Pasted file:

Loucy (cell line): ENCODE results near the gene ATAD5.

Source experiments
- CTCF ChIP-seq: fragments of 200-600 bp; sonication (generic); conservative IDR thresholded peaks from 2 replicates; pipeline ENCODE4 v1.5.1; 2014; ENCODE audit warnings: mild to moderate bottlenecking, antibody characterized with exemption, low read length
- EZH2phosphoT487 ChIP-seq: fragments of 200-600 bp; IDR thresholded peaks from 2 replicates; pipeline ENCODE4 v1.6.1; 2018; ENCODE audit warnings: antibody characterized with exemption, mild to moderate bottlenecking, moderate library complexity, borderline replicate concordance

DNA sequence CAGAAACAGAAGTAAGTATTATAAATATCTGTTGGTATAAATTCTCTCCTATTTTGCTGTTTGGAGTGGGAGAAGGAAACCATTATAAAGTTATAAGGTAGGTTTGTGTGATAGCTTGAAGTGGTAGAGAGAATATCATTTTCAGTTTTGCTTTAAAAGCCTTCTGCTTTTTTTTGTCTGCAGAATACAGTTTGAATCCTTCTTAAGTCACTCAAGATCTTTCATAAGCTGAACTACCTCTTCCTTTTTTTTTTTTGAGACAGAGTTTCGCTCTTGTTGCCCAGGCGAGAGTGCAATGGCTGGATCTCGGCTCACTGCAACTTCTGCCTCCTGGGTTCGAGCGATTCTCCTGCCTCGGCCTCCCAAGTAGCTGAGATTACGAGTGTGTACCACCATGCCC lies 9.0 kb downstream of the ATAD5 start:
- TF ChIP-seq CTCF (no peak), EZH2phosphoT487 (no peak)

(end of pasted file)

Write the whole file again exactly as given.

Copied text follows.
Loucy (cell line): ENCODE results near the gene ATAD5.

Source experiments
- CTCF ChIP-seq: fragments of 200-600 bp; sonication (generic); conservative IDR thresholded peaks from 2 replicates; pipeline ENCODE4 v1.5.1; 2014; ENCODE audit warnings: mild to moderate bottlenecking, antibody characterized with exemption, low read length
- EZH2phosphoT487 ChIP-seq: fragments of 200-600 bp; IDR thresholded peaks from 2 replicates; pipeline ENCODE4 v1.6.1; 2018; ENCODE audit warnings: antibody characterized with exemption, mild to moderate bottlenecking, moderate library complexity, borderline replicate concordance

DNA sequence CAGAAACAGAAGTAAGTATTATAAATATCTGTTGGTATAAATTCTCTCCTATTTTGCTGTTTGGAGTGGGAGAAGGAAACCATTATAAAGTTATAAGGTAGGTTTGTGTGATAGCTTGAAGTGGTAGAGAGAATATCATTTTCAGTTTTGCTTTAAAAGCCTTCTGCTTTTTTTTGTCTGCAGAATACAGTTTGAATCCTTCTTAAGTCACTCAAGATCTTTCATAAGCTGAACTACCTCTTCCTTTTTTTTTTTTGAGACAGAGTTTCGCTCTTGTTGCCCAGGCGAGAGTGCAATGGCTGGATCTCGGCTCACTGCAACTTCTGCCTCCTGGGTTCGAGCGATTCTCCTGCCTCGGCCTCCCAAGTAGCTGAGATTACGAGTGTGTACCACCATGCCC lies 9.0 kb downstream of the ATAD5 start:
- TF ChIP-seq CTCF (no peak), EZH2phosphoT487 (no peak)